Senate GOP Blocks Domestic Terrorism Bill, Gun Policy Debate
Senate Republicans have blocked legislation designed to combat domestic terrorism, which would have opened up debate on measures to reduce gun violence.
The decision comes just days after a gunman opened fire at an elementary school in Uvalde, Texas on Tuesday, killing 19 students and 2 teachers.
Last week, the House of Representatives passed the Domestic Terrorism Prevention in response to a deadly shooting in Buffalo, New York. The shooter, 18-year-old Payton Gendron, killed 10 people and injured 3, with 11 of the 13 victims being Black.
Senate Majority Leader Chuck Schumer scheduled a vote for today (26 May) for the legislation, which would set up offices at the Justice Department, the FBI and the Department of Homeland Security to tackle domestic terrorism.
However, the vote failed to reach the require 60 votes needed to pass the bill, with the Republican Party widely viewing the legislation as unnecessary.
Despite the setback, Democratic Senator Chris Murphy is negotiating with a number of Republican Senators to come to a bipartisan consensus, as the senate requires 60 votes to avoid a Republican filibuster. The senator has vowed to find 10 Republicans who could support a gun-control bill.
Murphy said: "This is a super anodyne, inoffensive, apolitical piece of legislation that just seeks to be more coordinated in taking down violent white supremacists. I mean, if we can’t find consensus on fighting white supremacists, what can we find consensus on?"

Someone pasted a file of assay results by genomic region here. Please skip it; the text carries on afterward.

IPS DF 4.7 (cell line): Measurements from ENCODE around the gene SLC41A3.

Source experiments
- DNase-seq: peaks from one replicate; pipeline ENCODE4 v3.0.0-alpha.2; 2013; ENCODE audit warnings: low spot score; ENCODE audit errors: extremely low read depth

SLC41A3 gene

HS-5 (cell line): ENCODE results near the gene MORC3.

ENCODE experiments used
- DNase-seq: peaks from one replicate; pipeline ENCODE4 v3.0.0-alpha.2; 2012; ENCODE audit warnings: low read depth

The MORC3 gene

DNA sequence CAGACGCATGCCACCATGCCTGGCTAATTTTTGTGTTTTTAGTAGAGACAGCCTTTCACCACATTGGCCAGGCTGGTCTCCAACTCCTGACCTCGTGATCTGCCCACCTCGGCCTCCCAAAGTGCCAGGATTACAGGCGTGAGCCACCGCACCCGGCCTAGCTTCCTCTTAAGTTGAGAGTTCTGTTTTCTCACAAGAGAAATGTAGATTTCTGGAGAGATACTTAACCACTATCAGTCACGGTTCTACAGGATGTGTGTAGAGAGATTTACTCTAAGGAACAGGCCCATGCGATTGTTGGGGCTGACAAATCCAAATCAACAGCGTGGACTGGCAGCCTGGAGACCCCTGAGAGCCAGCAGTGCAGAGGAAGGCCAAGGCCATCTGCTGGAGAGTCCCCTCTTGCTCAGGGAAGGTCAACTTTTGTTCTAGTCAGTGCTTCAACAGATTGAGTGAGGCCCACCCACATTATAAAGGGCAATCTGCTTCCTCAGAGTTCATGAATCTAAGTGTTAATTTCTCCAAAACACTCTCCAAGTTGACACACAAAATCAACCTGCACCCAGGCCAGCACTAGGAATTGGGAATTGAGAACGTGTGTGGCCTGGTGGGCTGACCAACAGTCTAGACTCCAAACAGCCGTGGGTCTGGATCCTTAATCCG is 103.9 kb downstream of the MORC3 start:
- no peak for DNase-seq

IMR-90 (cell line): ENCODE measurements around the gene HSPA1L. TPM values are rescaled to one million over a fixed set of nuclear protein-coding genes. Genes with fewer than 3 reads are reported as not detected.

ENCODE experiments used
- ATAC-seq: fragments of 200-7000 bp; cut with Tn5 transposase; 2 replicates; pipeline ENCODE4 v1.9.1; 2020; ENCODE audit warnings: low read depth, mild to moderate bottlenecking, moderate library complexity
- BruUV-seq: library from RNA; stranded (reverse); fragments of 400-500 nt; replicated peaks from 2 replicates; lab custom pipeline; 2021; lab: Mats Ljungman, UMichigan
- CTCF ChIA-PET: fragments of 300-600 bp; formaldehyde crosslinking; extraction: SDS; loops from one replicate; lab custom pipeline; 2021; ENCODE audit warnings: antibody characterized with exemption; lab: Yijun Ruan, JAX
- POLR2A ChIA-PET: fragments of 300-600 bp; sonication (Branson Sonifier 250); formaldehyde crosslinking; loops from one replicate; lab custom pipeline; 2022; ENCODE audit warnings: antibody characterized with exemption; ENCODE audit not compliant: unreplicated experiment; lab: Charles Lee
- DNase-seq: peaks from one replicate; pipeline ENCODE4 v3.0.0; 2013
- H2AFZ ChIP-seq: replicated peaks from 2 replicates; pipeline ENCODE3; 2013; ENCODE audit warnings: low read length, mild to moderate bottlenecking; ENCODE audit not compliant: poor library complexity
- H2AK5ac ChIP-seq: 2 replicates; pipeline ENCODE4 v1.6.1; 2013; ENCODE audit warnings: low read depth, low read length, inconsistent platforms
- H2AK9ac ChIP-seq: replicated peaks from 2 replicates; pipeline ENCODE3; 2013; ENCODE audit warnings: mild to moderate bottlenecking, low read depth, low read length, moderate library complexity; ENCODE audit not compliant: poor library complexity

Republican Senator Rick Scott previously signed gun-control legislation following a high school massacre in his state in 2018, but on Wednesday, he stated the focus should be on mental health rather than domestic terrorism.
He said: "We need to stop and say what’s the real cause of the problem and start addressing that. We have a mental health crisis in this country.
“The first thing everyone wants to do is say, ‘oh, we need to take away everybody’s guns.’ … Every case is different, but in almost every case, there’s red flags. I mean, what are we doing with it?”
Red Flag laws currently allow law enforcements to temporarily confiscate guns from people who are deemed a threat to themselves or others by a federal court or a medical professional.
Republican Senator Josh Hawley has shared that he supported a federal 'Red Flag' law, but believes the domestic bill would be dangerous.
He said: "I think that it’s dangerous. I don’t think any administration should have that power and I think, quite frankly, it is a purely political stunt by the Democrats — and it’s a dangerous one."
Murphy is hopeful that the Democrats can reach a consensus with the Republicans, explaining: "Right now we're just trying to find what the potential common ground is amongst Republicans.
"So, that certainly could be in the background check space. It could be in the red flag space."
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